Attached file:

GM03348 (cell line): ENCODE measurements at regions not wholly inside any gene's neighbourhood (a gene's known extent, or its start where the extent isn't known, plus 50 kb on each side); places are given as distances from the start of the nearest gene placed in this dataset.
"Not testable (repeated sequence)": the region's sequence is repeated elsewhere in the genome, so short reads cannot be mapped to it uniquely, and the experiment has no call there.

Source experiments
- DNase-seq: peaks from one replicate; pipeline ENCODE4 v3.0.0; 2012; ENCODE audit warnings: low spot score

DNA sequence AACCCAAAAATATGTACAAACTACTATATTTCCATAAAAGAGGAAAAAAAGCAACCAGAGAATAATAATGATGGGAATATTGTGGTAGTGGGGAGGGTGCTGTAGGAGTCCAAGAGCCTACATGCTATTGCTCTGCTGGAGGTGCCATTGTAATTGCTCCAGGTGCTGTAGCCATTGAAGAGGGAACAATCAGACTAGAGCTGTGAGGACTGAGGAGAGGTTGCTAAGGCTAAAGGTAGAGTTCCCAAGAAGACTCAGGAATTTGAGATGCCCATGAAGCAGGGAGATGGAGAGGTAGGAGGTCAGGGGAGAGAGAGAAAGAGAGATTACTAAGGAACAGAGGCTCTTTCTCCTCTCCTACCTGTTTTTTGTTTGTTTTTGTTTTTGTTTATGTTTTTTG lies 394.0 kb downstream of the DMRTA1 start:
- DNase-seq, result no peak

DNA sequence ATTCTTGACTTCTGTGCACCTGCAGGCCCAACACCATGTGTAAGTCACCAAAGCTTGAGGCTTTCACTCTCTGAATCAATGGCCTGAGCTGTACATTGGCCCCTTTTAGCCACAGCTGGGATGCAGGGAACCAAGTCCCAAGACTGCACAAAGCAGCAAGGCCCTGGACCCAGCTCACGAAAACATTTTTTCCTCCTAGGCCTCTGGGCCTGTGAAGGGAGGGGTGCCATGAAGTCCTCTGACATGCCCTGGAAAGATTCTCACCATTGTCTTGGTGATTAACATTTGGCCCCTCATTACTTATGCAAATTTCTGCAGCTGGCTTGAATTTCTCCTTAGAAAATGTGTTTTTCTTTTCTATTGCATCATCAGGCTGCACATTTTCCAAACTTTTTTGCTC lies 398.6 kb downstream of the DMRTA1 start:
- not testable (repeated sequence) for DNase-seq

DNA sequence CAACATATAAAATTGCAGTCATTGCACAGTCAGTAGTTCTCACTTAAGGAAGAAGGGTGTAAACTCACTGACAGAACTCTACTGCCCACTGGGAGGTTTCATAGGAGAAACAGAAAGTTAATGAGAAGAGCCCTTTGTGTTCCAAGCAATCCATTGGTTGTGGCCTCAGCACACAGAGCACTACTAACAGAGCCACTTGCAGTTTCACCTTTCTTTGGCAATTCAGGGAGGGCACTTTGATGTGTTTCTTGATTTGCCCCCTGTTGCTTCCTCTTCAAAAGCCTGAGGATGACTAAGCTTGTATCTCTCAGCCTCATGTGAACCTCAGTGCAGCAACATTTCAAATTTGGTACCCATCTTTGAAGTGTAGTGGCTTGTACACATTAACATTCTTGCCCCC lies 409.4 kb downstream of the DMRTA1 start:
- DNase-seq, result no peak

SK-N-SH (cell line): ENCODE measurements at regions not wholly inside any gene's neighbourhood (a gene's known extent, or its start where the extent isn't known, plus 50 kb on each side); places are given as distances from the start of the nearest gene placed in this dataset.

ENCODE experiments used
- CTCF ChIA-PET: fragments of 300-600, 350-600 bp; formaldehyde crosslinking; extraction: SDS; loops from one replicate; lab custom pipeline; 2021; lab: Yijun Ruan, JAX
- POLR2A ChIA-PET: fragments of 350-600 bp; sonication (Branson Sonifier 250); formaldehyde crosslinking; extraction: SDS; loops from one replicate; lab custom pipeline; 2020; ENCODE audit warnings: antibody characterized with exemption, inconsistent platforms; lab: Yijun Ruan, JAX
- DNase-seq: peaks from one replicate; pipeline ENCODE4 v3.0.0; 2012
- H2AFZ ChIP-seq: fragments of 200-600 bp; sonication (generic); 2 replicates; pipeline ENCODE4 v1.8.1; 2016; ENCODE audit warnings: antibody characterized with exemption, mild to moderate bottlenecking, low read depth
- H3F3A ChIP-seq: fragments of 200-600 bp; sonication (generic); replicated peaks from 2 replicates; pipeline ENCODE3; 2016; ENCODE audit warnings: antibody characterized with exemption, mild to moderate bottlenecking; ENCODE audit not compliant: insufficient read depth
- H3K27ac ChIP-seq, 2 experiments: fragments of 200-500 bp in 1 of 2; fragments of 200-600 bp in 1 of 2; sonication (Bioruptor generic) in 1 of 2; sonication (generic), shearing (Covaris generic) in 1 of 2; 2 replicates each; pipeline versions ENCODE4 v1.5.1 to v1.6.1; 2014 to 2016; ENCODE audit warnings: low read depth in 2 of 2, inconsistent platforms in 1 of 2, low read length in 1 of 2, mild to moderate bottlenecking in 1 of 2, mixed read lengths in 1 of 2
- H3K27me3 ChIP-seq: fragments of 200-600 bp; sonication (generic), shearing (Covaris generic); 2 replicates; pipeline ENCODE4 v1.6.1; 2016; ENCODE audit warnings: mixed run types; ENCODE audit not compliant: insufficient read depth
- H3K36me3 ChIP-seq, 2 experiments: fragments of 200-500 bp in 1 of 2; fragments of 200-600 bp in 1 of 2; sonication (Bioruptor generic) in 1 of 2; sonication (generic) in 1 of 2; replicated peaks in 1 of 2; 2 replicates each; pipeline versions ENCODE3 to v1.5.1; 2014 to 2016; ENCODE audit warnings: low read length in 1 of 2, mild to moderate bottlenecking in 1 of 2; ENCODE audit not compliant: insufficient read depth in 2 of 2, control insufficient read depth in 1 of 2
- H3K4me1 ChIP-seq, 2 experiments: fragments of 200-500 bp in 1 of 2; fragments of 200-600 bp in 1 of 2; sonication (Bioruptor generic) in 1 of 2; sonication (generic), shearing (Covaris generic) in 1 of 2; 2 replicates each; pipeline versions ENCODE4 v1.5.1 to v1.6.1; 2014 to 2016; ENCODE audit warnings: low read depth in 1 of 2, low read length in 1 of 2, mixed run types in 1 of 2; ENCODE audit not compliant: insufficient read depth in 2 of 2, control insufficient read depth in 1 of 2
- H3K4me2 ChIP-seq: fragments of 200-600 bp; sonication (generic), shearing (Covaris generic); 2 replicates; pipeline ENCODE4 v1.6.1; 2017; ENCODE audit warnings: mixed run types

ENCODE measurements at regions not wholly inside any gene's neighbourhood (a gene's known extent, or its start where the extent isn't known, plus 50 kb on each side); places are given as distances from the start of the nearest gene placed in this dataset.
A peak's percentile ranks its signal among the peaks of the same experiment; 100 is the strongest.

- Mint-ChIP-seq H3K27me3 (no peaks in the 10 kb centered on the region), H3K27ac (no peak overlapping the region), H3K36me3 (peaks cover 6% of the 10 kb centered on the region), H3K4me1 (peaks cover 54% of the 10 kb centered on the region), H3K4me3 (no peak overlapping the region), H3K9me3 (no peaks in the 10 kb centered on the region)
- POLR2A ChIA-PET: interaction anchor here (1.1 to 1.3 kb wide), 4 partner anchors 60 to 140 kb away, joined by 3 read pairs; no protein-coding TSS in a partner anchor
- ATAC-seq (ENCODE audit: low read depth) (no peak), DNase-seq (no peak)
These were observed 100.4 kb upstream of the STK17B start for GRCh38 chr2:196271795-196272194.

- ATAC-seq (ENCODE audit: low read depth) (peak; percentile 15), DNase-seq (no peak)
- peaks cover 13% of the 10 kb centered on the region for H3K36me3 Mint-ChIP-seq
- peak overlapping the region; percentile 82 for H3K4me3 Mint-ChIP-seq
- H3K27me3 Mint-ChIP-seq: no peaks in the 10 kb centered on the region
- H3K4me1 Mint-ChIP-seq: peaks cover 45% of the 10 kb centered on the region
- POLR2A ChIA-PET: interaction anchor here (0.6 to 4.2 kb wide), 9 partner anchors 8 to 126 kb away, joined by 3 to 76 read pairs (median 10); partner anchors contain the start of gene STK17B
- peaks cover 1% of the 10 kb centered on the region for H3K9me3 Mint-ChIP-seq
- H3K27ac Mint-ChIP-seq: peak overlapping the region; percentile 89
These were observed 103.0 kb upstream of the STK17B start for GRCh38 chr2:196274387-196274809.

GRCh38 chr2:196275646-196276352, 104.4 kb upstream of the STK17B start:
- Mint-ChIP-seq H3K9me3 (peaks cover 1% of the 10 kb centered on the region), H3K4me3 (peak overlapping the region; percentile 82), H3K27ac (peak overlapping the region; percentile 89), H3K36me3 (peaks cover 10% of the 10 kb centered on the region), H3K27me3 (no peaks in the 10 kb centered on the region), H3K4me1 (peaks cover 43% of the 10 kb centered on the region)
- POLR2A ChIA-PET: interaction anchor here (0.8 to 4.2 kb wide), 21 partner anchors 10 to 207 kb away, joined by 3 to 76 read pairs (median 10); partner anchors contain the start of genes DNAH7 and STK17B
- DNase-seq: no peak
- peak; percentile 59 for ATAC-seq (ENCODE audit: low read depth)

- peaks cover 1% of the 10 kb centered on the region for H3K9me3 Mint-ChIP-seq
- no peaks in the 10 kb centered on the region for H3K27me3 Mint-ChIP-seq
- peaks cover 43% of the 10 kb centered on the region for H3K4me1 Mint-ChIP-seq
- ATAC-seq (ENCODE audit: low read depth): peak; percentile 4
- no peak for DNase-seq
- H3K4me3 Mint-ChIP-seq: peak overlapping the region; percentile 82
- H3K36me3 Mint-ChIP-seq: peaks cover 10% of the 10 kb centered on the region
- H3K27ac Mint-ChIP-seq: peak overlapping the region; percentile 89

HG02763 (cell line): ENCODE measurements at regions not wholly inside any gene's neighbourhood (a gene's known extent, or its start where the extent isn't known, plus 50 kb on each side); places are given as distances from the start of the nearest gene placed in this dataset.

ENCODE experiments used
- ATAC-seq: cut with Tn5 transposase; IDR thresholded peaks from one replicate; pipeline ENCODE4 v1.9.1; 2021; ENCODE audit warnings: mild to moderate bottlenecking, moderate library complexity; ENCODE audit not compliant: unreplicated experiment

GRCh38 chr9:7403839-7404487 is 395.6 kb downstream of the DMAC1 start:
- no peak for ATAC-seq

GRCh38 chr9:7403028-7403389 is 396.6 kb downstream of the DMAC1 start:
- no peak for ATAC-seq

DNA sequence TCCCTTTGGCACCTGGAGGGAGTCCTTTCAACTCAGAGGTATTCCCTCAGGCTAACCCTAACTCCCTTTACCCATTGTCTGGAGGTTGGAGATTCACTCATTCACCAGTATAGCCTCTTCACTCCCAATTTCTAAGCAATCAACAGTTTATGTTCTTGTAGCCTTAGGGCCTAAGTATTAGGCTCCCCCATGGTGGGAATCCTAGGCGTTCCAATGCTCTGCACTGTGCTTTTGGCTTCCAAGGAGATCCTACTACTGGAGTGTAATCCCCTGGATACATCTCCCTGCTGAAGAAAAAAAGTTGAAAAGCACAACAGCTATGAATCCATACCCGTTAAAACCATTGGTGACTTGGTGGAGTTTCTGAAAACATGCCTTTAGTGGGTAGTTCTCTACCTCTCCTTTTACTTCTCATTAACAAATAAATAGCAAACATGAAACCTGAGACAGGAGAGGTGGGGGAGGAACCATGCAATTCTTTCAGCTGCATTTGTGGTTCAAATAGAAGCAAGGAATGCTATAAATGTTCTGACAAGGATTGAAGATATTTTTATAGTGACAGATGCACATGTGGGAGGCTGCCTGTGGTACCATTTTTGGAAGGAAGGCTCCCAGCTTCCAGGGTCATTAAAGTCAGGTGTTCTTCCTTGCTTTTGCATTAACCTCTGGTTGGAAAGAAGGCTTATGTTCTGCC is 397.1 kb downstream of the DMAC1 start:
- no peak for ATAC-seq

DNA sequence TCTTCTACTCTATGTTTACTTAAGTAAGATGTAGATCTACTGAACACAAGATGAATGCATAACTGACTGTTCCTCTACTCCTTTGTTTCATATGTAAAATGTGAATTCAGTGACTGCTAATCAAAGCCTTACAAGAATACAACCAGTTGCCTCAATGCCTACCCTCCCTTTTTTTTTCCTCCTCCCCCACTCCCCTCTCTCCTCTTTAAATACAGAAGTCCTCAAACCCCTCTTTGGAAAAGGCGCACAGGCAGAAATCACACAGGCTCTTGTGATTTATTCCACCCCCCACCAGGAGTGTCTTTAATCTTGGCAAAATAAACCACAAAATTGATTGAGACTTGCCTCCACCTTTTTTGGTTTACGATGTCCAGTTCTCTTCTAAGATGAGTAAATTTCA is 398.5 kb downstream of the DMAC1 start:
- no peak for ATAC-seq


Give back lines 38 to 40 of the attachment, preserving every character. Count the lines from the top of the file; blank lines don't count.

GRCh38 chr2:196275646-196276352, 104.4 kb upstream of the STK17B start:
- Mint-ChIP-seq H3K9me3 (peaks cover 1% of the 10 kb centered on the region), H3K4me3 (peak overlapping the region; percentile 82), H3K27ac (peak overlapping the region; percentile 89), H3K36me3 (peaks cover 10% of the 10 kb centered on the region), H3K27me3 (no peaks in the 10 kb centered on the region), H3K4me1 (peaks cover 43% of the 10 kb centered on the region)
- POLR2A ChIA-PET: interaction anchor here (0.8 to 4.2 kb wide), 21 partner anchors 10 to 207 kb away, joined by 3 to 76 read pairs (median 10); partner anchors contain the start of genes DNAH7 and STK17B